New EU chemicals strategy for sustainability crucial for protection of people and environment

On 14 October, the EU released its keenly-awaited Chemicals Strategy for Sustainability (CSS). The strategy will play an important role in the European Green Deal – a set of policy initiatives by the European Commission with the overarching aim of making the EU’s economy sustainable. We welcome this new EU Strategy. Rapid implementation of this strategy is crucial for better protection of people and the environment against harmful substances.

Survey after survey shows that the public is clearly and rightly concerned about harmful chemicals polluting our living environment. The EU has now clearly listened to this. There are 100,000 chemicals on the market in Europe, of which about 70 percent are dangerous. Daily exposure to a mixture of harmful substances is associated with the development and increase of diseases such as cancer, diabetes, and infertility, as well as with the loss of insect, bird and mammal populations; threats now recognized by the Commission. Pregnant women and children are particularly vulnerable. Most children have already been exposed to a mixture of harmful substances in the womb before birth. Announced measures to improve the categorization and strict regulation of chemicals of concern, such as endocrine disruptors and PFAS, are therefore particularly urgent.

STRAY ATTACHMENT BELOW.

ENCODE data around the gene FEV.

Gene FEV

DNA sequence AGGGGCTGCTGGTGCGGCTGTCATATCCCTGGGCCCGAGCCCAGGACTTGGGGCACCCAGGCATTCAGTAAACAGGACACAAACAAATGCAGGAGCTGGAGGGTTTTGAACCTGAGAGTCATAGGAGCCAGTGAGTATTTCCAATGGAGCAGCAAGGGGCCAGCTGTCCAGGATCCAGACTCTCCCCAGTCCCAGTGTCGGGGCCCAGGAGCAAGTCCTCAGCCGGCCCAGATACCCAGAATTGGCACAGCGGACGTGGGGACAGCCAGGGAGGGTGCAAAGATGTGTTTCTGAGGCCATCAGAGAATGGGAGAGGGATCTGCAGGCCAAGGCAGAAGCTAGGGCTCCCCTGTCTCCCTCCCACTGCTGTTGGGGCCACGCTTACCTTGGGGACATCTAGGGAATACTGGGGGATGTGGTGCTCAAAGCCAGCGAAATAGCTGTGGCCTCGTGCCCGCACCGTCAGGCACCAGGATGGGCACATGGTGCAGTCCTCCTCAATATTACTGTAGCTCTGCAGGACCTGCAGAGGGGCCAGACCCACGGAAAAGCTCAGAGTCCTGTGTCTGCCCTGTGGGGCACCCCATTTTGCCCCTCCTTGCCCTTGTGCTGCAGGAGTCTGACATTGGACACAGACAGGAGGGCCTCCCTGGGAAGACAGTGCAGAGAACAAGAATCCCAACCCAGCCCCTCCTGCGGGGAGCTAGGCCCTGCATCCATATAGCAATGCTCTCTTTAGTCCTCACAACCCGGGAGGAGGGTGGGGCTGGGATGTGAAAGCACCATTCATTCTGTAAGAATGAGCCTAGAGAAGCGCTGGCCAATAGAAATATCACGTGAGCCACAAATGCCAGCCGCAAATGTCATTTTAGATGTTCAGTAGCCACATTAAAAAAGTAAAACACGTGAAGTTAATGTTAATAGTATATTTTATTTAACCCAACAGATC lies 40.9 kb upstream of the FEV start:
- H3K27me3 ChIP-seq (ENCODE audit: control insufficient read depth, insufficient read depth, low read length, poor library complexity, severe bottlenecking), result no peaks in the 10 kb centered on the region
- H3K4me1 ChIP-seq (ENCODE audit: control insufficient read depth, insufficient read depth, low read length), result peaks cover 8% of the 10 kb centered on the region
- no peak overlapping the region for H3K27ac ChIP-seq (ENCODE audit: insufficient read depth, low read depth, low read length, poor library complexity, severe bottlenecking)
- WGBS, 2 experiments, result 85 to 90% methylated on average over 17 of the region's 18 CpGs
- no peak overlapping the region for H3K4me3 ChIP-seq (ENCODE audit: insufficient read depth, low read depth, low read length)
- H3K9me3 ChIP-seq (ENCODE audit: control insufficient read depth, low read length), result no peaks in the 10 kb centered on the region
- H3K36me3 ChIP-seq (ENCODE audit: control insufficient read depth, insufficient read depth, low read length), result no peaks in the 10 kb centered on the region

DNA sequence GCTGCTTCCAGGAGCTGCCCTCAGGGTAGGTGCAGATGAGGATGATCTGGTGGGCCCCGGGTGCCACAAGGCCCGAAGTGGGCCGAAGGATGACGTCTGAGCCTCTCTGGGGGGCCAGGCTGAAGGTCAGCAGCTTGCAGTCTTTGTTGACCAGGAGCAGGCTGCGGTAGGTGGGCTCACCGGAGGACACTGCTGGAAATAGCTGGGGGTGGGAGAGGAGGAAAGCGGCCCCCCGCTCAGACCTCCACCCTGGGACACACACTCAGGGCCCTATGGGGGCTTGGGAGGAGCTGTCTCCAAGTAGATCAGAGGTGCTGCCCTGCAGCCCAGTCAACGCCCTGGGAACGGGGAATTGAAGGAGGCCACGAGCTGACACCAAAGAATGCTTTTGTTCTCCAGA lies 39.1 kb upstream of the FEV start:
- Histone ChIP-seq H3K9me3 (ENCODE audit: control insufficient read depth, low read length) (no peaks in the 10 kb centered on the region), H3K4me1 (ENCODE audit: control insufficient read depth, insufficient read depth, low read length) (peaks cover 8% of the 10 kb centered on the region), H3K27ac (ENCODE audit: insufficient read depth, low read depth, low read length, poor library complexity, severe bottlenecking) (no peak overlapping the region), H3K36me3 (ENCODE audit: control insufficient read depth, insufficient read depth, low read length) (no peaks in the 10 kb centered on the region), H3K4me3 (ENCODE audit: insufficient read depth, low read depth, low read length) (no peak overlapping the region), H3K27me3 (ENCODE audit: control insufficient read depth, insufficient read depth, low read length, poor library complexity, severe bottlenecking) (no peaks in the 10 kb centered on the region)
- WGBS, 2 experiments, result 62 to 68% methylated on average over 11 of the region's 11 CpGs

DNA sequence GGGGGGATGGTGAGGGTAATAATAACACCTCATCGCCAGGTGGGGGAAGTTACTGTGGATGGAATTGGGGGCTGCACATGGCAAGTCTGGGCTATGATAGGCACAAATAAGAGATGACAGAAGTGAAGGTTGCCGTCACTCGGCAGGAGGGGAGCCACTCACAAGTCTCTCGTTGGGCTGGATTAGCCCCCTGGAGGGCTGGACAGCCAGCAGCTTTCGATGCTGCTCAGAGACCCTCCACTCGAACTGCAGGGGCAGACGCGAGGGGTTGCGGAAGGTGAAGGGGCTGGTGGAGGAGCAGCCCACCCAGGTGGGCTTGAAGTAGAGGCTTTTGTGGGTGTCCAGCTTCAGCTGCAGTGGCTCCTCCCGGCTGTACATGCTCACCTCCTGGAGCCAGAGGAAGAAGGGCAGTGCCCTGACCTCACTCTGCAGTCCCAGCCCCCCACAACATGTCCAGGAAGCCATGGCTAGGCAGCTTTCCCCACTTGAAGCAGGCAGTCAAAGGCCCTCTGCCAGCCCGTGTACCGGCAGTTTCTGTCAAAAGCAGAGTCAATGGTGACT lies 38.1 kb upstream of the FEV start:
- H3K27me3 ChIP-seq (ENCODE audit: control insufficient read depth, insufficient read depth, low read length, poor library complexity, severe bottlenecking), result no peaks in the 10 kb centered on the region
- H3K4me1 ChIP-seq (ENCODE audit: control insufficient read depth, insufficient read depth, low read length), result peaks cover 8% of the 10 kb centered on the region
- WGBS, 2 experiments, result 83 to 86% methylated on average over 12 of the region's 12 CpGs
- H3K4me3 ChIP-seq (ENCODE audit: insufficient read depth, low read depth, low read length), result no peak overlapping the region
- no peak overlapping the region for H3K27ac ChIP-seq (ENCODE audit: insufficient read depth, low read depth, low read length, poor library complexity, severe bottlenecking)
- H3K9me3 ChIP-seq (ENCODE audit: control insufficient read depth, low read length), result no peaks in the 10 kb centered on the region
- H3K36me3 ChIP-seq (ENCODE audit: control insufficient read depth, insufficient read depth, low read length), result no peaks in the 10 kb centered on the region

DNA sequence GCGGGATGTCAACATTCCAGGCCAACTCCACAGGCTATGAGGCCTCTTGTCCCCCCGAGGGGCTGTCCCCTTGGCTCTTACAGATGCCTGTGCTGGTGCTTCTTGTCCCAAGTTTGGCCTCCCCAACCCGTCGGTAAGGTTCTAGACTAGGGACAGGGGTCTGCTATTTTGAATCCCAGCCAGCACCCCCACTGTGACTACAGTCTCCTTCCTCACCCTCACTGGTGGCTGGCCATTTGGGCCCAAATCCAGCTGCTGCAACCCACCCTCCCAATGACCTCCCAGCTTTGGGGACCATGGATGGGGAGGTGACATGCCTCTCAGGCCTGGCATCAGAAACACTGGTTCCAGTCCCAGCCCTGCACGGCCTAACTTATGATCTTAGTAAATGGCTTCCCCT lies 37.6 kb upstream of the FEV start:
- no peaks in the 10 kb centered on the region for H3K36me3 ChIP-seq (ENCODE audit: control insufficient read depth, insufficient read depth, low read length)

The new EU chemicals strategy is a unique opportunity to rethink the European approach to chemicals management. This is necessary because the production volume of chemicals worldwide will double by 2030 and, as a result of unsafe recycling, banned substances will appear in new products. After all, hazardous waste and chemical substances are traded worldwide, which costs human lives and damages the ecosystem. In this context, consistent application of the polluter pays principle would be necessary. NGOs fear that large amounts of public money will go to the industry to switch to safer products, while the use of harmful substances remains untaxed and no extra money will be released to tackle our polluted living environment.

The public pays billions of euros in health care costs, while the chemical industry continues to make huge profits. We therefore hope that the chemical industry will embrace this strategy as progress and take responsibility and not continue to resist.

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Press Release HEAL